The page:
6 Best Practices for Managing the Identity Lifecycle

6 Identity Lifecycle Best Practices

Adopting identity lifecycle management best practices can minimize the IAM risks and associated pains. Every time organizations hire a new employee, the person needs access to essential information, apps, and processes to successfully perform daily tasks. With the cost of data breaches at $4 million per incident and businesses losing an average of $158 for every stolen record, it’s crucial that organizations grant and manage access with the utmost care.

 

6 Identity Lifecycle Best PracticesEmployee identities and the information to which associated credentials allow access must be carefully managed throughout each team member’s time at the organization. Defined as “the full life cycle of identity and access for a user on a given system,” identity lifecycle covers every aspect of identity and access management (IAM) from the moment a person is hired to the moment they leave the company.

With constant changes in technology and the dynamic nature of employees’ access needs in the modern workplace, it’s essential to follow these 6 IAM best practices throughout the employee lifecycle.

Cover the Basics

IAM should begin with the most straightforward steps for better security:

  • Enable multifactor authentication,
  • Create and enforce a Bring Your Own Device (BYOD) policy, or consider a Corporate-Owned, Personally Enabled (COPE) policy as an alternative,
  • Update all tools, platforms and apps regularly, and
  • Encrypt all data during sending and receiving.

Proper employee training also ensures all staff members understand policies and procedures, thereby minimizing the risk of error and reducing vulnerabilities resulting from ignorance.

Start with Smart Provisioning

Role and attribute-based access control methods assign employee access based on the minimum levels necessary to complete tasks. This makes it easier to allocate privileges to new employees. Instead of guessing what access they’ll require and running the risk of being too liberal, your system can be set to automatically assign the right level of access at the time of hiring. Real-time provisioning ensures access is available to all employees from day one. Adding a single sign-on (SSO) process streamlines the procedure, allowing staff members to use multiple apps using just one set of credentials.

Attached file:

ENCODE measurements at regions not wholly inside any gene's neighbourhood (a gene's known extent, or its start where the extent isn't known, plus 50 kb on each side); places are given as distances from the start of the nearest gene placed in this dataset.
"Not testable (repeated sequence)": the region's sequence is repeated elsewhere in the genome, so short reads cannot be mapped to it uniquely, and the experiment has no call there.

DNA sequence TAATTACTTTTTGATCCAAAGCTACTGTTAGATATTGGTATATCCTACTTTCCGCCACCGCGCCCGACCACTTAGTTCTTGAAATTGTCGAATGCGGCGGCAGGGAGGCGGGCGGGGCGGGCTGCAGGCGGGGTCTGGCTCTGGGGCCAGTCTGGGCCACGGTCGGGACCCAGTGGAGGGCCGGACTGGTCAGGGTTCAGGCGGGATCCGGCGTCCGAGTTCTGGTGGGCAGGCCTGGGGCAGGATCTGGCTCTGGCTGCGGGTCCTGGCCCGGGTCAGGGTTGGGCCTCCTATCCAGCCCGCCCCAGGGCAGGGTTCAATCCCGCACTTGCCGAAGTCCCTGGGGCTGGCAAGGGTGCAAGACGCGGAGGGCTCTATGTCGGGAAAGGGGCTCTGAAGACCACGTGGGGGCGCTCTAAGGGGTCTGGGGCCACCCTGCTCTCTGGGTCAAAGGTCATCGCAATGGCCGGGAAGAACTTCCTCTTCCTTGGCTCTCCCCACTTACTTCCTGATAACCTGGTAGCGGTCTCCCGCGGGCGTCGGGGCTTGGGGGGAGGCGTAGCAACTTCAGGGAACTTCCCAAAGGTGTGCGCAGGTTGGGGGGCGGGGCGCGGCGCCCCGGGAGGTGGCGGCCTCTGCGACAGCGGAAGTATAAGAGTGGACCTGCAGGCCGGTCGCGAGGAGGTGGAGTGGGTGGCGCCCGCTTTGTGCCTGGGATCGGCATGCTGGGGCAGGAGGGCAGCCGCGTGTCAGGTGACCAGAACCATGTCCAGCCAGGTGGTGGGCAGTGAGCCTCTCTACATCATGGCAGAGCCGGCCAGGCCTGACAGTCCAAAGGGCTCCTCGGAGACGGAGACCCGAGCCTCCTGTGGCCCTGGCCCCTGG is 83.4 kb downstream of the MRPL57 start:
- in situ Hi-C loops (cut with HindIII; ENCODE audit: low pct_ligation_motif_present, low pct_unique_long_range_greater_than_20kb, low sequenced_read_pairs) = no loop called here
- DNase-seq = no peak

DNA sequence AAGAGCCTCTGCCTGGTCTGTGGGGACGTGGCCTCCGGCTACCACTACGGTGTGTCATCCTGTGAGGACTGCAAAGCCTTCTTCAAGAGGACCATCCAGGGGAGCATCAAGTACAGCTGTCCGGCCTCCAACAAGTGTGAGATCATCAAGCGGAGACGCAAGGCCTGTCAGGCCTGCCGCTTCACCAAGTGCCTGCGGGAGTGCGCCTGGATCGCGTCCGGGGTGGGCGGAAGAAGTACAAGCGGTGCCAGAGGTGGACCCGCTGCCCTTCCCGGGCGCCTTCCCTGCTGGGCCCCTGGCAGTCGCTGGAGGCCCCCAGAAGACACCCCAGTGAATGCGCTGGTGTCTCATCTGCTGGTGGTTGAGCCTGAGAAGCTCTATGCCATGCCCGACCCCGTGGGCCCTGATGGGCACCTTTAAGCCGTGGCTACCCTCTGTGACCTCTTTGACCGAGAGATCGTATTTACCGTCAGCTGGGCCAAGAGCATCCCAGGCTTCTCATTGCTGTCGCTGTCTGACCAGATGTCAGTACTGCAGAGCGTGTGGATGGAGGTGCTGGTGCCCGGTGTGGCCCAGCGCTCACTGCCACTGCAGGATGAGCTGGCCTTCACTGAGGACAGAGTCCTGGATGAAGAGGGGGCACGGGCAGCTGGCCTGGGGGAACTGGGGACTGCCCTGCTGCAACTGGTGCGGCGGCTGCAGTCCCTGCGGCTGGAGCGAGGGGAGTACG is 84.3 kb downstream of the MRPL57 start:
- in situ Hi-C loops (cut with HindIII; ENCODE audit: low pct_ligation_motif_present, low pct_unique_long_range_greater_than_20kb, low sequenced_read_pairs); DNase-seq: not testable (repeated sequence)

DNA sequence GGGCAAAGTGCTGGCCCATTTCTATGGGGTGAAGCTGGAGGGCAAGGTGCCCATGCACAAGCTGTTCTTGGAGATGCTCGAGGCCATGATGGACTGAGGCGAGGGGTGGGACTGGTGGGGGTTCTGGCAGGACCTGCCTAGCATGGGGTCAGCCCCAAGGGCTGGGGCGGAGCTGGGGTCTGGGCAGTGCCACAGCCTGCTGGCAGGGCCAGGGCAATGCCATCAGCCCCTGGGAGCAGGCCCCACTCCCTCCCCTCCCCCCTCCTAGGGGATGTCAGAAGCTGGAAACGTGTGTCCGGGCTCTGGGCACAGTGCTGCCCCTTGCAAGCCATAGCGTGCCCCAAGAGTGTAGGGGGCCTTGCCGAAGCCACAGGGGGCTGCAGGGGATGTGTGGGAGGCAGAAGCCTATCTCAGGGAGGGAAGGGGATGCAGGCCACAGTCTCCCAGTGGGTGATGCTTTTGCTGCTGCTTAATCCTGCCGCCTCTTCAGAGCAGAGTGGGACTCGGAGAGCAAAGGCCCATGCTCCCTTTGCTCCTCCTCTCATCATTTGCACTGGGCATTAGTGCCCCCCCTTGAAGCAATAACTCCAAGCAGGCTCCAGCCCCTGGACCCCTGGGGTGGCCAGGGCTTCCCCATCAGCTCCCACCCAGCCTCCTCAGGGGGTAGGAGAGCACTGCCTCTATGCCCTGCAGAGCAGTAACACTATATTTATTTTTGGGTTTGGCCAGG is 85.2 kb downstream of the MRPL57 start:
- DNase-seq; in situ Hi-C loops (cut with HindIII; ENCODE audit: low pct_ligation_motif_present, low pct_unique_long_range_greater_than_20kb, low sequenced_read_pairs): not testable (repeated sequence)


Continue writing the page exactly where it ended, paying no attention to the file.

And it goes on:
Use Automatic Updating

An increasing number of apps are required to manage modern businesses, and your IT team doesn’t have the time to update provisions across apps or create new rules every time you adopt another platform.

Look for a solution designed for adding apps centrally and creating the proper provisions across all of them at the same time. As the apps you use change, employees gain instant access based on existing permissions, preventing bottlenecks in essential workflows. SSO also eases the burden on your IT department when paired with automatic updating.

Prevent Privileges from Piling Up

Privileged accounts give specific employees access to the most sensitive data and processes within your system. However, employee responsibilities change over time, and it may not always be necessary for high-level permissions to remain in place. Privilege levels must be adjusted accordingly as part of regular automatic updates. By revoking access as soon as it’s no longer needed, you minimize vulnerabilities and shut the door on hackers who target these types of accounts.

Put Up a (Geo) Fence

If your company has a team of remote employees or otherwise allows remote access to data, geo-fencing can cut down on the risk of sensitive information being accessed from the wrong places. Many employees still use public Wi-Fi connections to perform business tasks, and logging into your system while sipping a latte at Starbucks can throw the door wide open for hackers.

Geo-fencing adds another layer of protection by preventing access outside of specific locations. If you choose to implement a “fence,” make sure your access rules don’t create situations so restrictive your remote staff members can’t do their jobs.

Have a Plan for Deprovisioning

Around 49 percent of former employees log into their accounts after leaving a job or being let go. Deprovisioning prevents this type of unauthorized access by completely revoking privileges as soon as a person no longer works for your company. Like provisioning and continuous certification, deprovisioning can be automated to offload your IT department from the tedious task of revoking permissions and removing roles. This is especially important in cases where an employee’s exit was less than cordial and your company could be at risk for a malicious attack if the account remains open.

Adopting a framework for proper identity lifecycle management gives you more control over the information to which your employees have access and decreases the likelihood that your company will suffer a data breach. Even in a world where BYOD and remote work have become everyday realities, following best practices for managing identity and access keeps your company safe and ensures no accounts are left open to enterprising hackers. Working with a professional can make it easier to identify weaknesses in your current systems and implement the best fixes for your business model. Learn about audit and certification of your IAM program.

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